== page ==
Subnetwork analysis : methodology and application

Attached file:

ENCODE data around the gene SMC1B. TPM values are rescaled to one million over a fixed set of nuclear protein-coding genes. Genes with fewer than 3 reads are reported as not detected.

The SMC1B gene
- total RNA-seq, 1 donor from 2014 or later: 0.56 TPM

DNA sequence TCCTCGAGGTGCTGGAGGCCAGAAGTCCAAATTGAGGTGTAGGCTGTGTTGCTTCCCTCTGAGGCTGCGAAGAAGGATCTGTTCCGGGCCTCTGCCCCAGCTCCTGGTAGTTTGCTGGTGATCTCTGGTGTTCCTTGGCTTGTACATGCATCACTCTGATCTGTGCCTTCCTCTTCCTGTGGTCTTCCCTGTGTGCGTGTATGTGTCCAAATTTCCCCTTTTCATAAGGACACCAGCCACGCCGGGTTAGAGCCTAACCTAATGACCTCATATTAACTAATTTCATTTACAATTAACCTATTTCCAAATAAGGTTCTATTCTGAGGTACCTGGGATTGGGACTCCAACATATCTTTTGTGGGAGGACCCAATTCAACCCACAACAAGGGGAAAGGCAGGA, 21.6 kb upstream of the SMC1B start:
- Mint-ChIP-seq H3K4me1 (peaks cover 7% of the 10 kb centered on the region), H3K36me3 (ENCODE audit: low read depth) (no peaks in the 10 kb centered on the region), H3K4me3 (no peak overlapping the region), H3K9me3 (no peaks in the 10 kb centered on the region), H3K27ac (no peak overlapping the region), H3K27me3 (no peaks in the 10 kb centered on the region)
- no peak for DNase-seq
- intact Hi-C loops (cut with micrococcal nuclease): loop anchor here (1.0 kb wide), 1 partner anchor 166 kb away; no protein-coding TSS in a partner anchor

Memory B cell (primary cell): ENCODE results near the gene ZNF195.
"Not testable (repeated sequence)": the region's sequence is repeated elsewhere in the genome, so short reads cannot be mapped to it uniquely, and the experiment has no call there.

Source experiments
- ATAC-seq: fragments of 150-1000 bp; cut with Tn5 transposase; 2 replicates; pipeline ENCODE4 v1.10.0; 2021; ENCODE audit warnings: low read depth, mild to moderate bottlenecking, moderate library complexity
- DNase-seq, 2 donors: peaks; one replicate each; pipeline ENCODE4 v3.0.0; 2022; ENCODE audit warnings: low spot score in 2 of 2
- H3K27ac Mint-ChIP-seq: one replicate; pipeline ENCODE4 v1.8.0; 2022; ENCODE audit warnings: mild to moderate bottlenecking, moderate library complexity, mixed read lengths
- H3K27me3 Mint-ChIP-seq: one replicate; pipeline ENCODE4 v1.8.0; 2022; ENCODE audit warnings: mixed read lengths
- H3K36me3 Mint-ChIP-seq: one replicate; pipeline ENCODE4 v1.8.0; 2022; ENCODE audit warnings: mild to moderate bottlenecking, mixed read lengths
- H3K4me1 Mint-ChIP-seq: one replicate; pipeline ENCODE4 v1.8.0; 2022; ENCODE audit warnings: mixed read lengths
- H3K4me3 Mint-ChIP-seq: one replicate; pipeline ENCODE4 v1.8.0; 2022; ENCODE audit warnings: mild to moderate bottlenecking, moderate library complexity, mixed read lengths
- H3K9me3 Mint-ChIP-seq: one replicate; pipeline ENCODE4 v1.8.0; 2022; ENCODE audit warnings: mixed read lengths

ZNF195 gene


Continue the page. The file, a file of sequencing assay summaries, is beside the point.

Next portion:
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The focus of this dissertation is to create robust tools that enable efficient and comprehensive subnetwork analysis for Dynamic Traffic Assignment (DTA) and a microscopic simulation setting. A DTA subnetwork can potentially replace a large urban transportation network that experiences a change in only a small fraction of the whole network. However, DTA mainly uses Cell Transmission Model (CTM), which lacks many details provided through microscopic traffic simulation. Also, there is very little research done on the balance between the computational time and the subnetwork size. Computational time increases when using a larger subnetwork, but the simulated result is more similar to that of the entire network. Conversely, the computational time decreases when using a smaller subnetwork, but the simulated result might not replicated the entire network. Currently, extracting a subnetwork is a manual and time-consuming process, requiring an entire coded urban network in ArcGIS. Therefore, to overcome these shortcomings this study automated the process of extracting a subnetwork. Moreover, to further the transition between long-term and short-term traffic analysis, the study integrated a DTA simulator and a microscopic traffic simulator so that together they can assign traffic and provide detailed traffic result. This study also defined an appropriate sub-arterial size for the microscopic simulator, which is not the same as the size of the DTA subnetwork. Furthermore, this study analyzed several factors which significantly influence computational time, and developed optimization models to find the balance between the computational time and error resulting from sub-area size. Ultimately, this study developed two programs that can automatically extract a subnetwork from a regional DTA network, and automatically develop an identical subnetwork in a microscopic simulator from this DTA network of an appropriate size. The methodologies this study built promote the efficient analysis of traffic conditions and facilitate the implementation of advanced models that were previously limiting in terms of the amount of time required to compute results; also, the automatic tools this study developed will contribute to the depth and the breadth of dynamic transportation systems analysis.